Logistics case Essay
Stanley received multiple calls from customers complaining about late shipments for both truck and rail delays. Transportation delays were measured in days, not hours. Railcar delivery windows increased from two to seven days, and overall truckload service levels fell to less than 85 percent on time. Due to rise in price of the transportation cost for MAP the cost of goods sold rose from 11 to 19 percent. The transportation problems led to a demand by MAP’s largest domestic customer. Stanley tells that even a 10 percent increase in inventory levels would reduce return on asset levels from 13.7 percent to 9.1 percent. MAP’s inventory investment is 22 percent of total assets and inventory carrying costs are nearing 27 percent of inventory value, both of which are consistent with manufacturing industry norms. The outbound logistics is an essential primary activity of the value chain no matter what industry. Question 2
Agricultural commodities and products from the Midwest are shipped to locations around the globe. If global demand continues to grow, how will different transportation modes (rail, truck and barge) be affected? How will these changes impact MAP’s current supply chain strategies? Answer:
If the global demand continues to grow then there will be a tough time for the agriculture products which is being shipped from the Midwest to all locations around the globe as if there is a rise in demand then costs related with the different means of transportation will increase and the service levels will most likely fall, mainly with shipping the goods through water ways as demand for containers are increased, the fuel costs are higher and even due to slow steaming.
The single railcar shipping rates are as closely as truckload shipments which will lead to decline in on-time transportation service which will cause customer dis-satisfaction. MAP’s service levels fell to less than 85% on time and the domestic customer demand is increased and there are complaints from customers all over the globe regarding the delay in receiving their product due to the deregulation in transportation which will lead to a negative effect on its current supply chain, MAP should place supplier-owned inventory in nearby storage facility or by positioning warehouses around the globe if not will lose 100% of its business. Question 3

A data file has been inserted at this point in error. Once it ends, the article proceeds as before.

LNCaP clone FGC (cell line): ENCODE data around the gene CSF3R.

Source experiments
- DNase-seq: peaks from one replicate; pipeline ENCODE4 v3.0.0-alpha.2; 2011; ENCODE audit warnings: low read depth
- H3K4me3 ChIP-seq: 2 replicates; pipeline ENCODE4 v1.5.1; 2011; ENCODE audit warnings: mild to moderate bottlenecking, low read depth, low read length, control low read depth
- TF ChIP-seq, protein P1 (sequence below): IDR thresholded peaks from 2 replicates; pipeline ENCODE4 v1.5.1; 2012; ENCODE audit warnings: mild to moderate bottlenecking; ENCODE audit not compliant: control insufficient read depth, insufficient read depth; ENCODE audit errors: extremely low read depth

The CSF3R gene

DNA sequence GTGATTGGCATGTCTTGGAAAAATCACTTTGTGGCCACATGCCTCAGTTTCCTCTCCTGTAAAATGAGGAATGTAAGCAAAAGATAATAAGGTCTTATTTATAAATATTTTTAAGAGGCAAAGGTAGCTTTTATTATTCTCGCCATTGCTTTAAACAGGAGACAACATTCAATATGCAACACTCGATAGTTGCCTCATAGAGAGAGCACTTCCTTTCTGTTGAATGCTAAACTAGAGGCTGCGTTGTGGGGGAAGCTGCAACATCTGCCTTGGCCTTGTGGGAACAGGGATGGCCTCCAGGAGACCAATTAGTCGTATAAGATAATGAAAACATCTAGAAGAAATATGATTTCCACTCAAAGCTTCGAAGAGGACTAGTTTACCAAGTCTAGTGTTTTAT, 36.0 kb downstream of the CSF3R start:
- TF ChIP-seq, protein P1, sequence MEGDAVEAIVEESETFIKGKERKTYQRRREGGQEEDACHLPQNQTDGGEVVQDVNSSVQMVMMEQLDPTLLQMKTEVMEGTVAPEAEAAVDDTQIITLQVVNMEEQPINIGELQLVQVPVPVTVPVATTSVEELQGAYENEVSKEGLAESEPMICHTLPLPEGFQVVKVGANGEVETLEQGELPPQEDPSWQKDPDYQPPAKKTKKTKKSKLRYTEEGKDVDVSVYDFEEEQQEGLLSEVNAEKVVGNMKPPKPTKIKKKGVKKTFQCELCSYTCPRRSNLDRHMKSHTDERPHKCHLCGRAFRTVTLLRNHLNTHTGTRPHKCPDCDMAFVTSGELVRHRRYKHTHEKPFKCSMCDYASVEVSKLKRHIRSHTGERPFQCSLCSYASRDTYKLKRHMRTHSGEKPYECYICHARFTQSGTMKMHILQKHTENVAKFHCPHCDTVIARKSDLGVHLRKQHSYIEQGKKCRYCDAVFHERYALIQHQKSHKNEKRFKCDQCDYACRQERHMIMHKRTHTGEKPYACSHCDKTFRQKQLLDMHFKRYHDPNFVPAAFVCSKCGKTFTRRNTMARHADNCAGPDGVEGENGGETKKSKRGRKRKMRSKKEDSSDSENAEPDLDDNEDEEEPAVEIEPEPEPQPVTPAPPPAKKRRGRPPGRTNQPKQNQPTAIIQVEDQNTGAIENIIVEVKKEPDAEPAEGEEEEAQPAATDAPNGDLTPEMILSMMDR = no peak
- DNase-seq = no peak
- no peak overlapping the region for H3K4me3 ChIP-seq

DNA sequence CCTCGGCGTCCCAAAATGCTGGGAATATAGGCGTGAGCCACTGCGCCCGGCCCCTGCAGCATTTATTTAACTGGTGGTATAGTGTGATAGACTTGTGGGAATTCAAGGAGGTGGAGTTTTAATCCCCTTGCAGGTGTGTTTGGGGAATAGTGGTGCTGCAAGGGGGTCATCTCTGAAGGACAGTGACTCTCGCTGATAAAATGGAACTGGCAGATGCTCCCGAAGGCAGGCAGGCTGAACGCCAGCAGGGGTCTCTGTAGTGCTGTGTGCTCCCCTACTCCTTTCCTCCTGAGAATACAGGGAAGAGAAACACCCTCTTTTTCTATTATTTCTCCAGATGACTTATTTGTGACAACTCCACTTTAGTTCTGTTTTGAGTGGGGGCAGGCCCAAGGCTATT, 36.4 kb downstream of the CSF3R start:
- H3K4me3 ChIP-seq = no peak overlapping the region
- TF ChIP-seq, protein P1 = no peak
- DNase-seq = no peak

Many factors influence location decisions. If MAP were to relocate a facility today, what factors would seem most important? Do MAP’s past location decisions limit or enable their future opportunities? Would your answer change if MAP was a large multi-national corporation? Answer:
If MAP were to relocate to any other place, two points should be kept in mind:- Firstly, to relocate to areas where resources are in abundant as it’s the main source for their business. Secondly, transportation should be much easier and should be accessible to various areas. Distance from both suppliers and customers are important as when it comes to the efficiency of an operation suppliers are involved and delivery of goods to customers or key infrastructure is just as important. It’s better off if MAP does not relocate its facilities because in its current location in the Midwest it offers an abundance of corn and soyabean suppliers which is the main source of MAP’s business. Since transportation is the main problem for MAP, but after Mary’s talk with various other Midwest shippers to better utilize the existing transportation infrastructure it looks like a bright future ahead. I believe a large organization would choose to locate in a similar fashion, but would also strive to choose a location with easy access to rail and highways.
Manly Terminal LLC successfully enables modal shifts from truck to rail transportation, and specifically to unit-train pricing, for ethanol shippers producing single carload shipment sizes. What prevents MAP from realizing these same rate advantages? Can these challenges be overcome? How? Answer
Map is unable to realize these same advantages for a few reasons: Poor model optimization. MAP is not located near a major national and international railroad hub. They are in fact only shipping single carloads, but an individual car costs a fair amount more when we are not speaking about a until-train. With the right partnership, I believe those problems could be overcome.
Manly Terminal LLC offers the ethanol industry exciting supply chain solutions. Are the ethanol industry’s transportation needs similar to any other sectors? Could Manly Terminal expand to serve other industries? Which sectors should they target? Answer
The requirements for shipping ethanol sound very similar to what we believe it would take to ship corn syrup or soybean oil. Manly could service almost any liquid bulk product.
Manly terminal are already located in the Midwest servicing corn refineries for ethanol. They can also service the corn refineries for other by-products to make corn sweetener’s, refined corn feed products, starch, corn oil, ethanol and other bio-products. Manly terminal can target the sectors or industries who ship grains, biofuels/bioenergy and products involved in trans loading.